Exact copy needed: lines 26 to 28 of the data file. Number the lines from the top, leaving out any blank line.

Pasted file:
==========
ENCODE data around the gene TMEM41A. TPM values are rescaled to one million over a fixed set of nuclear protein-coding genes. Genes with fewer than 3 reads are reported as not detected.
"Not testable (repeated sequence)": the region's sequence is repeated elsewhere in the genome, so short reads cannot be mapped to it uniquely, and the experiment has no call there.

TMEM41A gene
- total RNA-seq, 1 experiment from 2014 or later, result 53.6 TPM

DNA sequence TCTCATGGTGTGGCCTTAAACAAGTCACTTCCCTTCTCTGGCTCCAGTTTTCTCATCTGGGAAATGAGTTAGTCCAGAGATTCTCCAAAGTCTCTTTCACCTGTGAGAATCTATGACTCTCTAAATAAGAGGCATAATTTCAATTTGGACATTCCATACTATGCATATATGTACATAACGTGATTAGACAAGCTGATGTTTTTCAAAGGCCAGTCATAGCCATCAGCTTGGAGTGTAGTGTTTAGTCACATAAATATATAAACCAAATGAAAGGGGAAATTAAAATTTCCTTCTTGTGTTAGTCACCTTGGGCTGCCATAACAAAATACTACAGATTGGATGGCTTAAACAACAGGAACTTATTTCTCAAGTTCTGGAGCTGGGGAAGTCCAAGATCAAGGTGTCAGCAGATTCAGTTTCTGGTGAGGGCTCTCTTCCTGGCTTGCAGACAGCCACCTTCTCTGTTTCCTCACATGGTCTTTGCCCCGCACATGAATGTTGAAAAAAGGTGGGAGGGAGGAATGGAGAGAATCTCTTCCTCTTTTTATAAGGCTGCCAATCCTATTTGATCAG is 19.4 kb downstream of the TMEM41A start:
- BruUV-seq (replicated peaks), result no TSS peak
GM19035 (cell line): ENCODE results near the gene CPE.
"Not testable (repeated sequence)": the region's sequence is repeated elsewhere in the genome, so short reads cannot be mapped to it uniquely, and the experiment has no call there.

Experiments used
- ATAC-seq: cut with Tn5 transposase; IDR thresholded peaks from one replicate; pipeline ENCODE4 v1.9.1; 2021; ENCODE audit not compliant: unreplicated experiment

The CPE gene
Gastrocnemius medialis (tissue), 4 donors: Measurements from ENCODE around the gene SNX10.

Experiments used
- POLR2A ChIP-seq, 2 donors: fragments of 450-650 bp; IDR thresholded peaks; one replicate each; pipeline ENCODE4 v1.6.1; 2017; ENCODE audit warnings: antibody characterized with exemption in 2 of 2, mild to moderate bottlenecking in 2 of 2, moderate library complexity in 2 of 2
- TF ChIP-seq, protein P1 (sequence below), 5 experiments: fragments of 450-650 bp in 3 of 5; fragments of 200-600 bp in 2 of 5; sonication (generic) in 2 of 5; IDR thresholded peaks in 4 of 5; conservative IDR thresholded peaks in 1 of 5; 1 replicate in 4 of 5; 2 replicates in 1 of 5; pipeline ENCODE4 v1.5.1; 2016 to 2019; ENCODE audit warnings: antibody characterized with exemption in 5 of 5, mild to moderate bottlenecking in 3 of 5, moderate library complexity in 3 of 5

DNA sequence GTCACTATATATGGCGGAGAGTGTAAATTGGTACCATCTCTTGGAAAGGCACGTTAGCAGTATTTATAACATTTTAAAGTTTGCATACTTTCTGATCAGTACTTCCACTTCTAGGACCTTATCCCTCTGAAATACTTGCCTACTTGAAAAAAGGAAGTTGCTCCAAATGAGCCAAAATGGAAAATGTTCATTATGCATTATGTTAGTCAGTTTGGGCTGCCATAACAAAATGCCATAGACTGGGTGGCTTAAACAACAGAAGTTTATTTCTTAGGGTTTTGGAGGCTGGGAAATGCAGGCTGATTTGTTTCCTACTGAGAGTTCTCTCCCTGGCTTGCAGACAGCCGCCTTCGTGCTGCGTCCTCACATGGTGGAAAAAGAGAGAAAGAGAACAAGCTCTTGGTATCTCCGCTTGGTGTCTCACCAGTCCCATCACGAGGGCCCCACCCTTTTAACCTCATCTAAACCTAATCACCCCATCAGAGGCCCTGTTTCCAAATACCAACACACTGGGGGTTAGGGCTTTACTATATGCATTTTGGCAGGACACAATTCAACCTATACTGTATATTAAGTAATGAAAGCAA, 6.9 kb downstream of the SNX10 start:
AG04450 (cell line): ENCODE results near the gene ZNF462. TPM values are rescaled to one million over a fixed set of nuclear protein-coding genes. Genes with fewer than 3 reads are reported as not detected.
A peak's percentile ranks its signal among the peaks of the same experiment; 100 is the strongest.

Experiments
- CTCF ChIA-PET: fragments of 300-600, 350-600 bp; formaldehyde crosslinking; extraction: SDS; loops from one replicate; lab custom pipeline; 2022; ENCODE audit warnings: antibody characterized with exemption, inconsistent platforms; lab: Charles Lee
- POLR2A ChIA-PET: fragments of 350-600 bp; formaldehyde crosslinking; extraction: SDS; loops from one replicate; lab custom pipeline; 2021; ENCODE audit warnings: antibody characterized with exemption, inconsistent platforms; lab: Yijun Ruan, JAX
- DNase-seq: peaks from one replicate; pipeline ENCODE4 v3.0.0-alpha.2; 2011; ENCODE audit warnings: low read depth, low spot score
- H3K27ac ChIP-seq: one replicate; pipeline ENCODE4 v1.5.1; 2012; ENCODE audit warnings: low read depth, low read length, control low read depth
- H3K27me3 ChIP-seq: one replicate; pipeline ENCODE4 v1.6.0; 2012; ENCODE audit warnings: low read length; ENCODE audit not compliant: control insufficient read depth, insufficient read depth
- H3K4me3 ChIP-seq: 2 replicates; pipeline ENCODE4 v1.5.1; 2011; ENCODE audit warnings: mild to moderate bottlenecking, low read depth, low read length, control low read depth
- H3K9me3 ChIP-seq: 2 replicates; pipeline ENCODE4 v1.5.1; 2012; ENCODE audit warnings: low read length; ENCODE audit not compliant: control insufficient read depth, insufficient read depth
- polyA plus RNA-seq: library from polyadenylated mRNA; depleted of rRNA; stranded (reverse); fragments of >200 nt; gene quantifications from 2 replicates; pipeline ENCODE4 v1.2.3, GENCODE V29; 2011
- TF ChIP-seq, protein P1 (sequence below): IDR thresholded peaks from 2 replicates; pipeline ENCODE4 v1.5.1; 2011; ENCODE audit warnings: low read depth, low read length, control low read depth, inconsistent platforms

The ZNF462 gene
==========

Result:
- H3K9me3 ChIP-seq: 2 replicates; pipeline ENCODE4 v1.5.1; 2012; ENCODE audit warnings: low read length; ENCODE audit not compliant: control insufficient read depth, insufficient read depth
- polyA plus RNA-seq: library from polyadenylated mRNA; depleted of rRNA; stranded (reverse); fragments of >200 nt; gene quantifications from 2 replicates; pipeline ENCODE4 v1.2.3, GENCODE V29; 2011
- TF ChIP-seq, protein P1 (sequence below): IDR thresholded peaks from 2 replicates; pipeline ENCODE4 v1.5.1; 2011; ENCODE audit warnings: low read depth, low read length, control low read depth, inconsistent platforms